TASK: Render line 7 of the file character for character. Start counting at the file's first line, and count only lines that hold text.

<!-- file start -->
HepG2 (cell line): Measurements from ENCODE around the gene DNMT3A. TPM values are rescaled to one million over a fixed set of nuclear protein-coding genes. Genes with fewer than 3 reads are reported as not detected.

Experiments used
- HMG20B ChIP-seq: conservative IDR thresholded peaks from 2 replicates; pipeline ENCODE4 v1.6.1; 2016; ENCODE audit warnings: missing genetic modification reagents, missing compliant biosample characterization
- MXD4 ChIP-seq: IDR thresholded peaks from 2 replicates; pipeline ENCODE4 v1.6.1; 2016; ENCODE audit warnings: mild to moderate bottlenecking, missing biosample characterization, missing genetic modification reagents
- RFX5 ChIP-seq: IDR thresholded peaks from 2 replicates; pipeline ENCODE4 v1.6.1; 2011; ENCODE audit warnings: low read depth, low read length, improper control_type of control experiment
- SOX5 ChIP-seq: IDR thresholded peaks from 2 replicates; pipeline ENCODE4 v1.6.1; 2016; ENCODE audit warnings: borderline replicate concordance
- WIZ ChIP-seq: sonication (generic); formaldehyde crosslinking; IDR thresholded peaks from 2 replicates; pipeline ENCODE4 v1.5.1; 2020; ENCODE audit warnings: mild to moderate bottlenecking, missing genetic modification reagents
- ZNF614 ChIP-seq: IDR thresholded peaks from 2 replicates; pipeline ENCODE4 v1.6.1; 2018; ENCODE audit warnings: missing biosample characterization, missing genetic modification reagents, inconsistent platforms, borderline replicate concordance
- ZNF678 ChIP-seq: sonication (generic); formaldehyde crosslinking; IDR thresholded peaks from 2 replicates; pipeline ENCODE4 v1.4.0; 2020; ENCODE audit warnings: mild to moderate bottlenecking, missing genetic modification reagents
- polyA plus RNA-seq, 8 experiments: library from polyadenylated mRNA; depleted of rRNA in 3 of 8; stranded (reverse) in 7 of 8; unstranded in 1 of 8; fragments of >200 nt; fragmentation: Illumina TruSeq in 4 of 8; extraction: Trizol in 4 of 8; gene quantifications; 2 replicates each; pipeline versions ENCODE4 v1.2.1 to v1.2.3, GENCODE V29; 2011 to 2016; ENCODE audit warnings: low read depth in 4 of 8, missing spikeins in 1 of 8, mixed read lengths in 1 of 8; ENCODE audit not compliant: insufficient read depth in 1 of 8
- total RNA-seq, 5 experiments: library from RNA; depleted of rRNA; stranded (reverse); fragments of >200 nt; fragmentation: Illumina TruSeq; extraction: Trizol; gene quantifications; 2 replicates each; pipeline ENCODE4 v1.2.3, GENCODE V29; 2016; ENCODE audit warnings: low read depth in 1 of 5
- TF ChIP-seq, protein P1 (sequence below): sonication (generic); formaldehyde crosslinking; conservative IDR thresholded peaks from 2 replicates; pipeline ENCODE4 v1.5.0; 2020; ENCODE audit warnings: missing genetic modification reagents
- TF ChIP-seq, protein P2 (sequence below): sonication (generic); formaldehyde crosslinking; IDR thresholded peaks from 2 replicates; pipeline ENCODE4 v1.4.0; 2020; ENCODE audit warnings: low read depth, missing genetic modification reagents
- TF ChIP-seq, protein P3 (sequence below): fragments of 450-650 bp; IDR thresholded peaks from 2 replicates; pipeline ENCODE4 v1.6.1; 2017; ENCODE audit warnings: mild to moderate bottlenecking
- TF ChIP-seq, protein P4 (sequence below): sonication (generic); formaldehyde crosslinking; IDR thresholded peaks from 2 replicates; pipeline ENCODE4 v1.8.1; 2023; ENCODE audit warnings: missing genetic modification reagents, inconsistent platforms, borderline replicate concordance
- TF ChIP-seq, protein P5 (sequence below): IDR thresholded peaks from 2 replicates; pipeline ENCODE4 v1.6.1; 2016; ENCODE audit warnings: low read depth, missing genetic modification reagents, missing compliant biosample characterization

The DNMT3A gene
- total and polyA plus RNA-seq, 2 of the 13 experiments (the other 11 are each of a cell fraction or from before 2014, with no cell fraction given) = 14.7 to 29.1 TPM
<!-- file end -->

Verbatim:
- WIZ ChIP-seq: sonication (generic); formaldehyde crosslinking; IDR thresholded peaks from 2 replicates; pipeline ENCODE4 v1.5.1; 2020; ENCODE audit warnings: mild to moderate bottlenecking, missing genetic modification reagents